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Alfie Evans on April 23, 2018 hours before he was removed from his ventilator. Thomas Evans / Facebook screen-grab

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MUNICH, Germany, April 27, 2018 (LifeSiteNews) – A leading German pediatrician is saying that the way the UK’s National Health Service (NHS) is dealing with disabled toddler Alfie Evans and his parents would never happen in his country given its history with the Nazi regime. 

“We have learned in Germany because of our history, that there are things that you do not do with severely disabled patients,” Professor Nikolaus Haas, head of the Child Cardiology and Pediatric Intensive Medicine Unit at Munich University Hospital, told Germany’s Die Welt newspaper in an April 26 article

“Our ethical understanding in Germany is different, I mean – thank God. The [hospital’s] logic that it is better for the child to die than that someone else looks at it, and even to sue [for that] in court, this is an unimaginable behavior for me,” he said. 

Professor Haas may have been referring to the euthanasia program of Nazi-ruled Germany in which, between 1939 and 1945, thousands of children with mental or physical disabilities were exterminated.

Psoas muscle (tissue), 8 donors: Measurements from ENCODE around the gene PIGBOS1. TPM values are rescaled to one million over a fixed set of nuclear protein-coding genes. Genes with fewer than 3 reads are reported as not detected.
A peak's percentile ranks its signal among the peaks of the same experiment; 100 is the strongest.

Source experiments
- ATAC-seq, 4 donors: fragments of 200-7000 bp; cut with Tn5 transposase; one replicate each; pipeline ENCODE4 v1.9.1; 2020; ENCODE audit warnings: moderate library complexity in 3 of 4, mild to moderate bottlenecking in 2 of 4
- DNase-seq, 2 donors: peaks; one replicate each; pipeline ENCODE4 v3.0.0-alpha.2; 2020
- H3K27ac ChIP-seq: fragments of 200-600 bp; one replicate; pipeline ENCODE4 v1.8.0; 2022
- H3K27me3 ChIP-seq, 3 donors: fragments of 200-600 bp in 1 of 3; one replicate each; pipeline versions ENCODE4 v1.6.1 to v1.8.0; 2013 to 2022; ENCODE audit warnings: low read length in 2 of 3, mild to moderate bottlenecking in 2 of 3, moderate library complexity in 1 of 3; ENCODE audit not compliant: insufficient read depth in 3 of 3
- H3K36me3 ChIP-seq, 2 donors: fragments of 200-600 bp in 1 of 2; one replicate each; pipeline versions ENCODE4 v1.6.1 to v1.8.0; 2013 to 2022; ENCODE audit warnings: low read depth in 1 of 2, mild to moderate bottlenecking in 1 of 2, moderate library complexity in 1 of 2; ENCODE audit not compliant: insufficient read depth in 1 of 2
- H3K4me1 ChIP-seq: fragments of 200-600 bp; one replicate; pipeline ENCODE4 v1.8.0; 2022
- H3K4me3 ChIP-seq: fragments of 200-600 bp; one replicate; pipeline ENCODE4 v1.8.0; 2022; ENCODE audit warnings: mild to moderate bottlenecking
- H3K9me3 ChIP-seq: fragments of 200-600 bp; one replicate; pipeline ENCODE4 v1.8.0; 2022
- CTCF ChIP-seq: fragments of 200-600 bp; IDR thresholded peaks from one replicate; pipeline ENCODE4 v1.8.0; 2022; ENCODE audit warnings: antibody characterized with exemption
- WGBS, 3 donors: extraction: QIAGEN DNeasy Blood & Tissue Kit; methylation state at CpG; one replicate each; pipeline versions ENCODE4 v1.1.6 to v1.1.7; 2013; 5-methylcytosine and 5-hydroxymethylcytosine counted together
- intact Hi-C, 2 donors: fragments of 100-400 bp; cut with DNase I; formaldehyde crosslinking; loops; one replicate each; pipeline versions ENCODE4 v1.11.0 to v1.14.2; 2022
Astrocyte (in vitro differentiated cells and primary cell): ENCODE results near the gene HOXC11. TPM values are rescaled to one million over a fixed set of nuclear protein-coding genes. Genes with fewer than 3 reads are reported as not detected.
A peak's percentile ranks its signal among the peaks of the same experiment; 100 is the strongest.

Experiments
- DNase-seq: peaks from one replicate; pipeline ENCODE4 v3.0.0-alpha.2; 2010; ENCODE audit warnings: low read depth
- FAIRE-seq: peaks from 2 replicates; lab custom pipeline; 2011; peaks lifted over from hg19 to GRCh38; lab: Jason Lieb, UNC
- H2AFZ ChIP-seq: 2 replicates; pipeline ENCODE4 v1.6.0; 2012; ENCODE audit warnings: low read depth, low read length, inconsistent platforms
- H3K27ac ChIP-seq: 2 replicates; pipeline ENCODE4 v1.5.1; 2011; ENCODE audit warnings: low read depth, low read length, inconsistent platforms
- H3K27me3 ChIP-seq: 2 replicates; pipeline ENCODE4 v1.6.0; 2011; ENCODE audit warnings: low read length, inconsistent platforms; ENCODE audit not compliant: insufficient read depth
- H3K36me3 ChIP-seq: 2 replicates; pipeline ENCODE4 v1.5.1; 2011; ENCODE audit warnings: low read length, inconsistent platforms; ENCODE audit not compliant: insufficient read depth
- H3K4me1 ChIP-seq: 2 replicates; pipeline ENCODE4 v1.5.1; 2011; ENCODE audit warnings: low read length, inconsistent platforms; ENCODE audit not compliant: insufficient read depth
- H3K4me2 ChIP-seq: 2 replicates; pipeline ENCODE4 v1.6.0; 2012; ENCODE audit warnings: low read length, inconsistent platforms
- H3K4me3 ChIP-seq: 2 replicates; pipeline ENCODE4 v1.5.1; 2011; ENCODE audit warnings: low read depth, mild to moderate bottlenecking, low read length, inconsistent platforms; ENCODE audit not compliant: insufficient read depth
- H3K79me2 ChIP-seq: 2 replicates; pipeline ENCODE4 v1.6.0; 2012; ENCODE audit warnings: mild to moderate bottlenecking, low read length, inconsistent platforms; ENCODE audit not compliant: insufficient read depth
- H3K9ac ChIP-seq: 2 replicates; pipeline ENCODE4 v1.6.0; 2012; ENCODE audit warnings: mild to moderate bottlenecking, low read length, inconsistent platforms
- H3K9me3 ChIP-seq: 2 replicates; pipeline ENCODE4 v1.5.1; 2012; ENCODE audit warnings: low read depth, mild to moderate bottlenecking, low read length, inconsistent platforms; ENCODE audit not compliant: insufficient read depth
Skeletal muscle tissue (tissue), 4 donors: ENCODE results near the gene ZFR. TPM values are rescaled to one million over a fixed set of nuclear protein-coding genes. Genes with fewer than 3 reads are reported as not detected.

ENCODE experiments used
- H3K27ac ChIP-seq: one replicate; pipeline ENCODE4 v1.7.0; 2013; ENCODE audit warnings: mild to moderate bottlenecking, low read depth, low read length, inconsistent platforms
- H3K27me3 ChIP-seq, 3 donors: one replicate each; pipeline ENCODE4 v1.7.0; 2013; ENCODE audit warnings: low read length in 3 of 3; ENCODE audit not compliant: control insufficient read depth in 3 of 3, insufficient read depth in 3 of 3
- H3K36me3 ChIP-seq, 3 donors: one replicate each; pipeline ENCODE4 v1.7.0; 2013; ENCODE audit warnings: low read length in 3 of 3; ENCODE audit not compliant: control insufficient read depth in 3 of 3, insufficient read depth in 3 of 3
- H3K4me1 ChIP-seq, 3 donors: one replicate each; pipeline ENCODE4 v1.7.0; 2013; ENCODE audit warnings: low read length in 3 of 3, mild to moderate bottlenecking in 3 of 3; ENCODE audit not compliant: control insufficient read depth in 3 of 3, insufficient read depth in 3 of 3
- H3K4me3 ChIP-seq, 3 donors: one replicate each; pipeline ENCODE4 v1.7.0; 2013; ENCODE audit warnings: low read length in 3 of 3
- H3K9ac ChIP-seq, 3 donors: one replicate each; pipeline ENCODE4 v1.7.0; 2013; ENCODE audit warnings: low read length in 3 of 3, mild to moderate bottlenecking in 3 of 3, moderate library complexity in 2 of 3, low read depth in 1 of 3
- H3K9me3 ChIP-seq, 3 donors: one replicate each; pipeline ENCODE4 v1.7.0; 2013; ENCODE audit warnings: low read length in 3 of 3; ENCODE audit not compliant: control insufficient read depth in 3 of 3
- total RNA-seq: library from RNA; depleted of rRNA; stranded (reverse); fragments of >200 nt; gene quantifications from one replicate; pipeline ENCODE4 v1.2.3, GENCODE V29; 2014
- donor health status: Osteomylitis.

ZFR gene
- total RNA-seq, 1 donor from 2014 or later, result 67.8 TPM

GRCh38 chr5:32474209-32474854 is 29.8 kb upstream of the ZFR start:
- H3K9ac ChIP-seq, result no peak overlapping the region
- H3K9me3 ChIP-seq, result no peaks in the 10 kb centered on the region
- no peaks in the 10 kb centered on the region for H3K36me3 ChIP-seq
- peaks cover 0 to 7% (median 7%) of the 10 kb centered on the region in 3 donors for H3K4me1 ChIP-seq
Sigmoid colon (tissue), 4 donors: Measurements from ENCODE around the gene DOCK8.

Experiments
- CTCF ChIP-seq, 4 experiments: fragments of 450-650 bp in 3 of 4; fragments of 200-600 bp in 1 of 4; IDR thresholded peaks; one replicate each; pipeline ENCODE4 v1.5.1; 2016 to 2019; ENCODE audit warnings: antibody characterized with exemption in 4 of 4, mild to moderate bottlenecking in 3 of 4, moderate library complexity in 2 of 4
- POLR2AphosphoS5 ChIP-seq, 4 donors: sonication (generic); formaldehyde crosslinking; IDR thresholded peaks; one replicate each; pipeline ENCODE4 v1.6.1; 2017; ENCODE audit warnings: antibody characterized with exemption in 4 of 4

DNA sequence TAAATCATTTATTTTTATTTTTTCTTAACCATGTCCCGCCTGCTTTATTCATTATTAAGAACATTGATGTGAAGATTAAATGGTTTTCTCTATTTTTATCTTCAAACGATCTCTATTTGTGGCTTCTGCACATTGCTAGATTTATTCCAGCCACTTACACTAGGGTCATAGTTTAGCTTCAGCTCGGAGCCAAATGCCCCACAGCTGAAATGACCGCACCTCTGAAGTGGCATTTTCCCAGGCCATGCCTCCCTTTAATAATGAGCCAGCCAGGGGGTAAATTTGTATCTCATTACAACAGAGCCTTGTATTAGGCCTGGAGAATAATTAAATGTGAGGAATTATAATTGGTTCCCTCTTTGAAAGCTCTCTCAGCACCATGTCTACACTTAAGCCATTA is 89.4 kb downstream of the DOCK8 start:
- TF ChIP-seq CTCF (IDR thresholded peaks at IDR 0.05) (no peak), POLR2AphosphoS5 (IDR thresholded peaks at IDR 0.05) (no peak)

IMPORTANT: For live updates on the Alfie Evans case click here

Alfie Evans, who is just under the age of two, remains in Alder Hey hospital in Liverpool after being removed from his ventilator Monday evening. He defied doctors’ expectations by beginning to breathe on his own.  Parents Tom and Kate have been fighting every step of the way for their son to be given oxygen, food, and water. They have asked the courts to allow their son to travel to Italy for treatment, but in a series or rulings this week, the courts sided with the hospital. 

A video taken Monday evening by Tom Evans, on what was supposed to be his son's “execution” day, shows the 23-month-old toddler responsive and alert, blinking and looking around the room. 

A group of British doctors condemned on Tuesday what they called Alder Hey's “medical tyranny” regarding the care of Alfie.  

“We are deeply concerned and outraged by the treatment and care offered to Alfie Evans,” the doctors wrote. “Actions such as these have now brought the Alder Hey Hospital to worldwide attention and by extension bring our whole profession into disrepute,” they added.

Yesterday Tom Evans read what many called a “hostage letter” in which he asked that Alfie supporters leave hospital grounds and “allow myself, Kate and Alder Hey to form a relationship, build a bridge and walk across it.”

Meanwhile, a British Politician launched a campaign yesterday for “Alfie’s law” to give parents more say over their children’s medical care.


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